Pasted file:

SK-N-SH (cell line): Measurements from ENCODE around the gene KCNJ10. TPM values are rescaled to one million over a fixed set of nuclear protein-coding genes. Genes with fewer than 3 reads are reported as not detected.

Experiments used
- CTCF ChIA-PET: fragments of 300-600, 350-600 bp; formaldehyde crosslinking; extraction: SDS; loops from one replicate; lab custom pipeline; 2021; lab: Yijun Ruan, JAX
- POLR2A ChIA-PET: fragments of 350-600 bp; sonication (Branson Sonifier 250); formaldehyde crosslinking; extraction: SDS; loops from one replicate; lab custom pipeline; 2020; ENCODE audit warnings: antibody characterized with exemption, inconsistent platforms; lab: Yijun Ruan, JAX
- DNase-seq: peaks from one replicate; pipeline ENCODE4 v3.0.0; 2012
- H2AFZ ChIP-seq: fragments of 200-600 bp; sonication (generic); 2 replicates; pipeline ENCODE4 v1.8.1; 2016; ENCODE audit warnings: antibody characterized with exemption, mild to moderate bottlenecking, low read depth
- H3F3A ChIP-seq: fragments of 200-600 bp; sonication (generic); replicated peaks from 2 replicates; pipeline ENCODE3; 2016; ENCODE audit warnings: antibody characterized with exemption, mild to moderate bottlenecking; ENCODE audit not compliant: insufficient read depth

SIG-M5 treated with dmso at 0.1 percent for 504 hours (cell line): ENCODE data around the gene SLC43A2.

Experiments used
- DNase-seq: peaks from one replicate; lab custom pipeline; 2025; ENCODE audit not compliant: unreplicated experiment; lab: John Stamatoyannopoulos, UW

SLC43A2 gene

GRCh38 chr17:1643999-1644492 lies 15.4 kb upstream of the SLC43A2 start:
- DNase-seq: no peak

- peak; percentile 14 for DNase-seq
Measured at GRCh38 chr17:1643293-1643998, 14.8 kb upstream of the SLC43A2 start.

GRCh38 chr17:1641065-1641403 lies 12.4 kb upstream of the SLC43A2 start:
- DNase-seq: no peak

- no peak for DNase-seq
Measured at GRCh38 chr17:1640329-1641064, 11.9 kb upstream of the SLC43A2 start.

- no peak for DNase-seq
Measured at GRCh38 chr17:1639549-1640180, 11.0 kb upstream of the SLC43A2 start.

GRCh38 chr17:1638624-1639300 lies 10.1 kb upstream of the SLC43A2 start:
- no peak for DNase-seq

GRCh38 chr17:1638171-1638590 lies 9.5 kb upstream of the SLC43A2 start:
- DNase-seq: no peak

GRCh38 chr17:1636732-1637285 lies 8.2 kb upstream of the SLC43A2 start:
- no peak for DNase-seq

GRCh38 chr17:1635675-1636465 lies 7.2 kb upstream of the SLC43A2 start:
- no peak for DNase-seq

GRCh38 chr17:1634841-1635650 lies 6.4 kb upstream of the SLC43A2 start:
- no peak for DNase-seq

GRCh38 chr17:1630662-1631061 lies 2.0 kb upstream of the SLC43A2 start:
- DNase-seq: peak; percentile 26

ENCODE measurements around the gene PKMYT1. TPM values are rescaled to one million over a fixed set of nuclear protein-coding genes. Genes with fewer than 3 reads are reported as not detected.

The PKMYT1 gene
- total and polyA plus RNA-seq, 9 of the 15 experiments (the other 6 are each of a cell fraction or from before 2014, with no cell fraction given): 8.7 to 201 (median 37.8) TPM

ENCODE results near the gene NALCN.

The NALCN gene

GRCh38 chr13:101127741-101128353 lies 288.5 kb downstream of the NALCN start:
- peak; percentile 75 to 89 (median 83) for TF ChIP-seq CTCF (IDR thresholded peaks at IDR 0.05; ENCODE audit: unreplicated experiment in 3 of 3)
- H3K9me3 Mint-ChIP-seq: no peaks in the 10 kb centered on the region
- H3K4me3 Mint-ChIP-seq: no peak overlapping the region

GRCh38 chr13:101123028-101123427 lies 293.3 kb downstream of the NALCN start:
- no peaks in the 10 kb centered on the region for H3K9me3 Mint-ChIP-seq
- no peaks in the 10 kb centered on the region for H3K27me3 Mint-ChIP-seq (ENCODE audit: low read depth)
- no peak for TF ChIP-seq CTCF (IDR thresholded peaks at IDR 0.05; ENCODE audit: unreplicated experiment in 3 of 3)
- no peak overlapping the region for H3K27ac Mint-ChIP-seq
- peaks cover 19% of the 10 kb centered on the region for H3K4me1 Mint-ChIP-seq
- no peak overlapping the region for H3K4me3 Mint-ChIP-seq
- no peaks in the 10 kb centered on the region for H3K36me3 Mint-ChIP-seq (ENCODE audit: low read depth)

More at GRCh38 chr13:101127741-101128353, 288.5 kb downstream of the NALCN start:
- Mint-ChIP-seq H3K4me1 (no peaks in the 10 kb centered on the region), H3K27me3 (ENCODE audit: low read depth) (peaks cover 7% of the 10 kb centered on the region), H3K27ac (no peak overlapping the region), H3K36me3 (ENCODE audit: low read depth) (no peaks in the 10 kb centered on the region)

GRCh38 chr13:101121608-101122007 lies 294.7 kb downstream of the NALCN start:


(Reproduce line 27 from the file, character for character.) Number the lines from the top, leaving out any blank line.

- no peak for DNase-seq